Maybe it’s because how subtle and emotionally complex the rest of the movie is, but I laughed my ass off here. It proved that Mark has fun with John – and in a way they have become best friends. The other layer to that joke is how complicated words make you sound sophisticated – even if you don’t believe you are. Mark thinks why not say these words in normal English. And John laughs because of the fact you can manipulate people so easily with something so insignificant as language. He relies on this trickery, rather than action. His trick is to get others to do his bidding, while he claims the rewards. While this may be easier with others, John finds it harder to control Dave.
There was a sad moment where I actually empathized with du Pont. He acts his best to convince his mother he is a good coach as she watches ringside. He’s more a sponsor than a coach though. He doesn’t really know what he’s doing, but he wants to impress her. He’s thinking: Look at what I did. I’m going to bring this family a gold medal. It holds her interest for a matter of minutes and then she leaves without saying a word, much less any praise for her son’s achievements. This is Carell’s best perfomance on screen. It’s so subtle though. I think that’s why we didn’t hear too much gushing over his role at the Oscars. He is a quiet man tormented and haunted by unfulfilled desires and unattainable goals.
du Pont frees the horses not for their sake, but rather for his own. They act as reminders of his Mother’s disappointment. Why didn’t she love him as much as those horses – he must be thinking? When she died he had no one left to impress. Even if he won a gold medal it would feel empty. Too bad he didn’t return to birdwatching. The outcomes of these men’s lives would be very different.
Even if you know how this true story ends, the journey is worth it. These complex character carefully weave through their dreams and their own illusions. These men have hidden emotions that boil under the surface until they erupt.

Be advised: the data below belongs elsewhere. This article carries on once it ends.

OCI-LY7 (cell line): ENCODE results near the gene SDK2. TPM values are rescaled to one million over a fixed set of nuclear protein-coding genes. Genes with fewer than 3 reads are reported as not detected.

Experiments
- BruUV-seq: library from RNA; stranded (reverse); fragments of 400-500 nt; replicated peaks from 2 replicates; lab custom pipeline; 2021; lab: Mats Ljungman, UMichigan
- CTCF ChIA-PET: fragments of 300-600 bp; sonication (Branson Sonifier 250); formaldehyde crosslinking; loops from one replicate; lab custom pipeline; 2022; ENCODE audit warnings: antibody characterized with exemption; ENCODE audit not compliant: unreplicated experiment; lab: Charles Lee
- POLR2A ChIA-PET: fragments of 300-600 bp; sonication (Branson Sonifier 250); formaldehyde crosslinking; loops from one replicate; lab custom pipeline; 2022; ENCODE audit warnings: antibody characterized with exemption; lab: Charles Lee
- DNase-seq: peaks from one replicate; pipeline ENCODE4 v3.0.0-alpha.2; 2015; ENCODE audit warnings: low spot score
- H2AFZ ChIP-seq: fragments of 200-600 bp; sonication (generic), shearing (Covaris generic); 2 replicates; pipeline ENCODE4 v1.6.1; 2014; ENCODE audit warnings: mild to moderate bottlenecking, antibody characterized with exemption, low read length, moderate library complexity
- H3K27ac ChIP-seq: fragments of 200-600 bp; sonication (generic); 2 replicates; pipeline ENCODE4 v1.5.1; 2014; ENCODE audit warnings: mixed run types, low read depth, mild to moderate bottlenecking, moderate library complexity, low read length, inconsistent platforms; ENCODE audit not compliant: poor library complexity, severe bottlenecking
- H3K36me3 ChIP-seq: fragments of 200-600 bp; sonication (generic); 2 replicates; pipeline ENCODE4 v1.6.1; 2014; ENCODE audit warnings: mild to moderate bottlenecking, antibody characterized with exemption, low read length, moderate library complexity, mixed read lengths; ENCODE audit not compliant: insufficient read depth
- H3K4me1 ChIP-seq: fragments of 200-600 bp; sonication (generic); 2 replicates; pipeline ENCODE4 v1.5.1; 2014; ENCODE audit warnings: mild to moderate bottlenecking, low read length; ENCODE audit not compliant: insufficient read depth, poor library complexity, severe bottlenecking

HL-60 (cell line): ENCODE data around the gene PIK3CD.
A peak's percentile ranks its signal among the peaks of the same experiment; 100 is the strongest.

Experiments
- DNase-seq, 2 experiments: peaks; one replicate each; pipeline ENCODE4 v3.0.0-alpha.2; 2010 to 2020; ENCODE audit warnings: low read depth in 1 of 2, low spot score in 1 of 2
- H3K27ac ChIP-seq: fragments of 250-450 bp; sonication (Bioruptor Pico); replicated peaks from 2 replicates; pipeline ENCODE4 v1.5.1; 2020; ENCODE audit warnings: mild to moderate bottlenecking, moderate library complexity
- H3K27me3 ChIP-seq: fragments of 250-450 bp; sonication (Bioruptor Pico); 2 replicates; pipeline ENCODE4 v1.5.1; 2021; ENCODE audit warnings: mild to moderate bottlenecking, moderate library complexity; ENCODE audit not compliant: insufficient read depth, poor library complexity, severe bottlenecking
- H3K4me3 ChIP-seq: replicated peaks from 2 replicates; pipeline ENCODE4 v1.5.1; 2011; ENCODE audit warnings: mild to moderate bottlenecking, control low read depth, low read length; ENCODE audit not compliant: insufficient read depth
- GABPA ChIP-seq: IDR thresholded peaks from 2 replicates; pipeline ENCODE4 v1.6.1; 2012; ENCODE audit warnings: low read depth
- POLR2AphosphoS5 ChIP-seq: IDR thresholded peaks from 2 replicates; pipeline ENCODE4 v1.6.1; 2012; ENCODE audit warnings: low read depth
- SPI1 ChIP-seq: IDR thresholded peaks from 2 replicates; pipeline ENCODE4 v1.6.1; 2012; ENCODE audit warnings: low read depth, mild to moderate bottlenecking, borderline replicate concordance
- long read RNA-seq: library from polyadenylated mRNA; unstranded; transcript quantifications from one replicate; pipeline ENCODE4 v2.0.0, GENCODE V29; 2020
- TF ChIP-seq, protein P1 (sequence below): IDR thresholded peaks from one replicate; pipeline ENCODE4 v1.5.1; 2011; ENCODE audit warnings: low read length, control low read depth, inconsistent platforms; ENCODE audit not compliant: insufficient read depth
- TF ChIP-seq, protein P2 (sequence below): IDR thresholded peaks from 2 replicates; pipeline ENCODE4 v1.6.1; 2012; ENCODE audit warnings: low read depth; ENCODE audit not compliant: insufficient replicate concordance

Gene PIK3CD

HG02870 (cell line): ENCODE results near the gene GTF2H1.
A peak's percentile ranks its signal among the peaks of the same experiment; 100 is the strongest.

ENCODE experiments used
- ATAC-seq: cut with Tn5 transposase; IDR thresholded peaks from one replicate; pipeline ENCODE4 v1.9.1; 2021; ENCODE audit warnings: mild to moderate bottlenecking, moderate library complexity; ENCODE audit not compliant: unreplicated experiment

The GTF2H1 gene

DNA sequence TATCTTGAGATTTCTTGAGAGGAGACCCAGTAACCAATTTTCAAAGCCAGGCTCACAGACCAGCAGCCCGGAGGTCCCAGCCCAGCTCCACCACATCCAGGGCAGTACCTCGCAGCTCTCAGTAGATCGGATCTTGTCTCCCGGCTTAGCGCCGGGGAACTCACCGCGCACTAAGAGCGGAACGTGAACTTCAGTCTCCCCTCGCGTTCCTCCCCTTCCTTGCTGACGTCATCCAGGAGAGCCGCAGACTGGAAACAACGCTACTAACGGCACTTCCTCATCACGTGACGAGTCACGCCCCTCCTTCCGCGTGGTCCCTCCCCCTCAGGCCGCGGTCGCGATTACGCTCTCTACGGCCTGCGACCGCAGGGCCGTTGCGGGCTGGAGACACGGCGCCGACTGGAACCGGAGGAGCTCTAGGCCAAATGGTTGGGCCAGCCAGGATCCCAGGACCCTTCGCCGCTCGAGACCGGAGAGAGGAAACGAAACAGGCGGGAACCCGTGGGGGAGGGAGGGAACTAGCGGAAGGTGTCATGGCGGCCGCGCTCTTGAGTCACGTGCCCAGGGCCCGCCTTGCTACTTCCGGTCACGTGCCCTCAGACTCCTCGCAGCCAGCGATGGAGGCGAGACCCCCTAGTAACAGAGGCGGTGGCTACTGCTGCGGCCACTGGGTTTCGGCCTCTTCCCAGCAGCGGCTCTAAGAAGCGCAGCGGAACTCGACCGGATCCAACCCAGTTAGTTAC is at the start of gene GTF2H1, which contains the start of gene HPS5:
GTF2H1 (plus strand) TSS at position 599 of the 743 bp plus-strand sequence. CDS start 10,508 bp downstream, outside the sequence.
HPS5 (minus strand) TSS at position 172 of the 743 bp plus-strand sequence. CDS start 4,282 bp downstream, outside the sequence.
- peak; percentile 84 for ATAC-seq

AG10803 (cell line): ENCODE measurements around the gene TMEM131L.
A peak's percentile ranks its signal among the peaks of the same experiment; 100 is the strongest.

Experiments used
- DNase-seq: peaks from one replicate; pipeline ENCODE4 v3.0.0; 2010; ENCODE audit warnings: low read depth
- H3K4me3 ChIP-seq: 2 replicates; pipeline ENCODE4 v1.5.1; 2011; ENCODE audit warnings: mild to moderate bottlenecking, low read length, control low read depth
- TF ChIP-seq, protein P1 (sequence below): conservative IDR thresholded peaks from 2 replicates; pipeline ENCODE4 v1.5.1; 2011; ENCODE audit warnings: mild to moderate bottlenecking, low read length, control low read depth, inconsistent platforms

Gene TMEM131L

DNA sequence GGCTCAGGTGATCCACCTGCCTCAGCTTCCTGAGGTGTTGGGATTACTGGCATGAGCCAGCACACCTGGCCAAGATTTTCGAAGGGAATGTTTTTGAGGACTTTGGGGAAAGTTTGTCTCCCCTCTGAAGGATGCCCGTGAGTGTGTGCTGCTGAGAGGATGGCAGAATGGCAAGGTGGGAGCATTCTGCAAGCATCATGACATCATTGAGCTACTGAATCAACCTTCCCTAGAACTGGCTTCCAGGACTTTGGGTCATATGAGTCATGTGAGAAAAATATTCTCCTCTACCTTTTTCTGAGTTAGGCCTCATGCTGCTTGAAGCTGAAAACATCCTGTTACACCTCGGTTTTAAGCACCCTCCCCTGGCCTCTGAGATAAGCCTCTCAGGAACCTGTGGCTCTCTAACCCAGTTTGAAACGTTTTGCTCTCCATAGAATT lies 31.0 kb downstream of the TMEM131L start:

Wondering about that ending? I feel like du Pont watched that documentary and remembered what it was like with Mark. That last image was a true emotional moment shared between Mark and John. Mark headed to the stands, found John, and gave him a genuine hug. At this point, John was a father figure. The emotion was real. It would later twist itself into a nest of thorns, but that moment was real.
Conversely, Dave requires several takes to sound honest. He didn’t believe the script – that du Pont is an excellent coach. I think John remembers this. He picked the wrong Schultz. He approaches Dave and asks, “Do you have a problem with me?”
Another layer to this scene is how John replaced Dave as Mark’s father figure. Now that Mark is long gone, John regrets what happened between them. To get back he’ll take it out on the other father figure. Maybe Mark will turn back to him somehow in his delusional mind?
Carell received several nominations for his excellent work here. Tatum delivers his RAGING BULL – a physical role with intense emotions. And Ruffalo portrays the solid foundation – a brute of a man with a gentle heart.
Watching these three crash together make watching FOXCATCHER well worth your time. This impressive film is a fast paced haunting tale about obsession and manipulation with emotionally complex characters.
What do you think? Leave a comment below.
You speak… I hear…
Do you think CHANNING TATUM deserved more recognition for his role here?
What did you think of STEVE CARELL’s shift from goofy comedian to Oscar nominated dramatic actor?
Was the movie too dark for you?
Did that ending need more set-up or context?
Was the film too slow for your liking?